The woman was walking down the aisle towards
He knew there was only one reason she'd likely be
coming to his cart... carrying one of his bags, full of
products... first thing on a Tuesday morning.
She wanted a refund.
He glanced at the "No refund, exchanges only"
on his cart, and he sighed.
He didn't have many requests for a refund, but the
few he did have always seemed to be unpleasant.
As she got closer, he could see that she was just a little old lady. "Could I help you this morning?" he asked, as
she got to the cart.
"Yes", she replied.
She looked down at the bag sheepishly, as she
held it out, "I'd like to return these."
"I'm sorry, but I don't really have a use for them."
He looked at the two $50 heat packs in the bag.
"Well ... why did you buy them then?", he asked
more curious than anything else.
"Well, I was here with my girlfriend on Saturday"
"She bought one of these for her bad neck."
"There were so many people buzzing around, and
it felt so good."
"I just got caught up in all the excitement."
Today I'd like to talk to about a factor that I believe has a huge impact on the sales success of your cart or kiosk... once you are actually open.
It can be the difference between a cart that breaks even... and one that makes a lot of money. It can be the difference between an 'average' selling cart... and one that sells twice as much.
Many cart operators will unwittingly LIMIT the sales
potential at their cart by selling their product on the
basis of the 'Product Alone'.
They'll talk about the features and benefits of their
product. Maybe even tell a story or two.
Even the most conscientious of operators will do this.
And feel like they're doing everything right.
If you have a solid product, and are in a solid mall, you
WILL make sales on the basis of 'Product Alone.'
You'll mostly sell to the people who have a big need
or want for your product.
But when you sell on the basis of 'Product Alone', you
won't sell nearly as much as you could, if you went a
You're likely to miss customers who aren't quite sure
about their purchase. The ones who aren't quite comfortable
buying right now.
When these customers walk away, you might have the
feeling you COULD have made the sale. But don't know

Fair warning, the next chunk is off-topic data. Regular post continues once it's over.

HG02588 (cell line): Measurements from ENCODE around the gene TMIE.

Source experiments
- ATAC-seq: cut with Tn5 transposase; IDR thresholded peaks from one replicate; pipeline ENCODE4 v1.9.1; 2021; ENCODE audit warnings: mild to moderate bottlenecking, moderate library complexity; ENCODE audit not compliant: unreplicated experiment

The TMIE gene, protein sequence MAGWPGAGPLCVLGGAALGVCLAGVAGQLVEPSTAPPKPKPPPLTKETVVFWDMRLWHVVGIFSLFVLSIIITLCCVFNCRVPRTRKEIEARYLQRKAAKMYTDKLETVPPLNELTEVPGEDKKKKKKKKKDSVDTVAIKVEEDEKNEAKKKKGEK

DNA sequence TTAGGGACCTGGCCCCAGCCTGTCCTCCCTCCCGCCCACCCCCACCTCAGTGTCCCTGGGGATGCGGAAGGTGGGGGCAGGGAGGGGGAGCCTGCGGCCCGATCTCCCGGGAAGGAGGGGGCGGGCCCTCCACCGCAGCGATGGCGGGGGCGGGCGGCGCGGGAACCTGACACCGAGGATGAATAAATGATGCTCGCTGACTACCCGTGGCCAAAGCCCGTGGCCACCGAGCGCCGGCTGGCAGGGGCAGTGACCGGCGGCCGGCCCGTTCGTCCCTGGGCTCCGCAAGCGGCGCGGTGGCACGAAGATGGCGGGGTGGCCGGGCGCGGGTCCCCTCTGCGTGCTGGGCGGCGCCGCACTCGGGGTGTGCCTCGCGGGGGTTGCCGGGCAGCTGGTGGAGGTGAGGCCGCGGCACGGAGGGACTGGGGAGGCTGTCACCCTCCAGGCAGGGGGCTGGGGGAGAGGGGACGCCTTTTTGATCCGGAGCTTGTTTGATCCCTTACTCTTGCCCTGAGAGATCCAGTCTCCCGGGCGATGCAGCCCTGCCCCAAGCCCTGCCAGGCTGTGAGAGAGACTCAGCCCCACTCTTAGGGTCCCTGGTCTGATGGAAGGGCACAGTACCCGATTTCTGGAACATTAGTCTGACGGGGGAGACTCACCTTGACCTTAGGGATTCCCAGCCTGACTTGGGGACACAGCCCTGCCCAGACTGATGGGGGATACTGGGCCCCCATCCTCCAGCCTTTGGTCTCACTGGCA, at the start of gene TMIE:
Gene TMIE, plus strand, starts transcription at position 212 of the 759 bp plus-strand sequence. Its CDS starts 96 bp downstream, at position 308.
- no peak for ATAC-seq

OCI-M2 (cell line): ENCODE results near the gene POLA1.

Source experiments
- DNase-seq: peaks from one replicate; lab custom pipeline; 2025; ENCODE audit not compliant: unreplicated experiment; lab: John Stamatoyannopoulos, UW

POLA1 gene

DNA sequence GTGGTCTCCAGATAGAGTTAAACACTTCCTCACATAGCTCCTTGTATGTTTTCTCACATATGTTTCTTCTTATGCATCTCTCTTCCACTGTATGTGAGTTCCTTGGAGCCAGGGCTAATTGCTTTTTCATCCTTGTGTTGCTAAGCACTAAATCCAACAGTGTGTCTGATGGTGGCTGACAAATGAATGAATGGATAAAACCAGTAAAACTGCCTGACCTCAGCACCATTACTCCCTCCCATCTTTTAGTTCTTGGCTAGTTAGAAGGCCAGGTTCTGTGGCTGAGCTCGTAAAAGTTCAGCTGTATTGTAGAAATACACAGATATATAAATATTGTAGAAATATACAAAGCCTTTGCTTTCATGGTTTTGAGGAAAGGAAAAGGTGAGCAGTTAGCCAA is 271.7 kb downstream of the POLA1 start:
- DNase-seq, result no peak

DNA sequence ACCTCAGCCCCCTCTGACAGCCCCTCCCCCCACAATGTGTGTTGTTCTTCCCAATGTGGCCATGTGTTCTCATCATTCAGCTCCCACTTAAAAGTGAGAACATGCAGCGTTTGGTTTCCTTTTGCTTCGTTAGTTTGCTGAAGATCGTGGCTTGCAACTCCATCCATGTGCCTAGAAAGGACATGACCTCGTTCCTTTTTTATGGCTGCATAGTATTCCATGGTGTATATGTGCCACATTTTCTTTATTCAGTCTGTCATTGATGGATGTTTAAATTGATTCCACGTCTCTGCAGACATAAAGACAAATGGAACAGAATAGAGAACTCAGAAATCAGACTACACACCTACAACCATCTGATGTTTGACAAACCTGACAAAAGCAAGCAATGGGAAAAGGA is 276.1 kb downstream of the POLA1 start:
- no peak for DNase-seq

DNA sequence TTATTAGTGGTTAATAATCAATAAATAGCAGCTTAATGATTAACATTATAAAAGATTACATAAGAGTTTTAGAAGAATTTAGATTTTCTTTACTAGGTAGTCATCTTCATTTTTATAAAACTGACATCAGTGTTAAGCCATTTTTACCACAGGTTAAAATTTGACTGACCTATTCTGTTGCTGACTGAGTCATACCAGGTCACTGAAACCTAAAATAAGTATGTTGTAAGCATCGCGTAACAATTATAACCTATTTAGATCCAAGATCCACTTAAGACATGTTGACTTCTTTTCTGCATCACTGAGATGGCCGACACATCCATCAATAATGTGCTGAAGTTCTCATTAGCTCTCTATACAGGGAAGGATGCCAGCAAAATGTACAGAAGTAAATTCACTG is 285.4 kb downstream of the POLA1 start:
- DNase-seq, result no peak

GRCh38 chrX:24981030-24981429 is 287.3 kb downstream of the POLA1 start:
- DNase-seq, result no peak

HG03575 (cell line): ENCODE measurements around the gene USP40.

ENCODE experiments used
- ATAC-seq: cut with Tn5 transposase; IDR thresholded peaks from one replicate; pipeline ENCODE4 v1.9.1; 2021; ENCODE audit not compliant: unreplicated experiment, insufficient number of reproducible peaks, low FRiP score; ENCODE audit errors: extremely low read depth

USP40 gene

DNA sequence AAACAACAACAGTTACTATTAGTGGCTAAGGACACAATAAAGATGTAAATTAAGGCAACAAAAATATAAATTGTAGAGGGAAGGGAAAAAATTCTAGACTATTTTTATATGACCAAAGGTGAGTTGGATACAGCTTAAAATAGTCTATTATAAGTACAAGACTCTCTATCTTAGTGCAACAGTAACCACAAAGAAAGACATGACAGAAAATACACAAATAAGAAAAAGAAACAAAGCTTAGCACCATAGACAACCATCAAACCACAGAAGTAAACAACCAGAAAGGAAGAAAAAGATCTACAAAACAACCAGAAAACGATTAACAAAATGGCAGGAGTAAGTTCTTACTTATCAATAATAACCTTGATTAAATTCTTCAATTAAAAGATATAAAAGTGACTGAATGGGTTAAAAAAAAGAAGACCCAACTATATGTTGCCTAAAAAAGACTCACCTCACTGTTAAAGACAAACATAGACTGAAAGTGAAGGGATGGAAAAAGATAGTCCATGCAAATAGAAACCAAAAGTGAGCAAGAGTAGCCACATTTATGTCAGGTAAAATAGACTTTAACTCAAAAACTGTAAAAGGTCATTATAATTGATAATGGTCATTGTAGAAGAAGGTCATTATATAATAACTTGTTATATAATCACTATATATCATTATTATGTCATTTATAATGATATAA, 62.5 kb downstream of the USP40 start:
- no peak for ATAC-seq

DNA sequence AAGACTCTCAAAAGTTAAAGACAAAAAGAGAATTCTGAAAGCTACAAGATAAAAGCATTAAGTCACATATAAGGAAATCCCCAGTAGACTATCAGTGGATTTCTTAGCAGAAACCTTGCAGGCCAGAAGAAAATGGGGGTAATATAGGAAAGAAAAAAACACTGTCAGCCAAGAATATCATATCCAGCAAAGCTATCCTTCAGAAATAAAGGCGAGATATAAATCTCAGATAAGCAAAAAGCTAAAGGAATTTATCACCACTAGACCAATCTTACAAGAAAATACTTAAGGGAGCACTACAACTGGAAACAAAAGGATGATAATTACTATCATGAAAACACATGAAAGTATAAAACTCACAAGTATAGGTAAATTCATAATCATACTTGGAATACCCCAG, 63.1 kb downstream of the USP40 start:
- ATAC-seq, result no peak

quite what you could have done different.
What's often lacking is what I call the 'dynamics' of
What I refer to as 'dynamics' are the subtle, or not so
subtle circumstances you create... that make it far more
likely for a customer to buy from you.
Let me give you an example of how dynamics can impact
your sales. Let's look at the story I told at the start of
The woman I mentioned didn't buy the products because
she needed or wanted them, as much as she bought because
of the dynamics of the crowd.
("I just got caught up in all the excitement.")
The operator created the crowd dynamics on purpose.
He staffed his cart with more salespeople.
He knew they would help create a 'crowd. He knew the crowd would cause more to stop. And he knew the
crowd would cause more people to buy.
I could devote a whole email to the benefits of
creating a crowd.
People are more likely to stop at, and to buy from a
cart when they see others do it first.
However, the point of this email isn't about creating a
crowd, although creating a crowd it IS a good idea.
The crowd dynamic is an example of one 'dynamic' that's
not about your product, or about the mall, that can
help boost your sales.
And there is no limit to the 'number' of the dynamics you can create, to make it more likely for people to
buy from you.
What's nice about dynamics is that YOU can create them
When you master the 'dynamics', you'll find that you have
a lot more control over the SALES at your cart.
Tune into the dynamics surrounding a sale on your cart.
When you do, you'll sell a lot more, and you'll make a
lot more, and you'll find life to be a lot easier!
P.S. Oh, the operator I mentioned told me he laughed
warmly when the woman told him why she bought his heat
packs, and then offered her a full refund.
You know you're doing a good job creating 'dynamics'
when even the people that don't need your product buy
It's one of the reason he was able to sell $140K during
the holidays, when the average cart with his line sold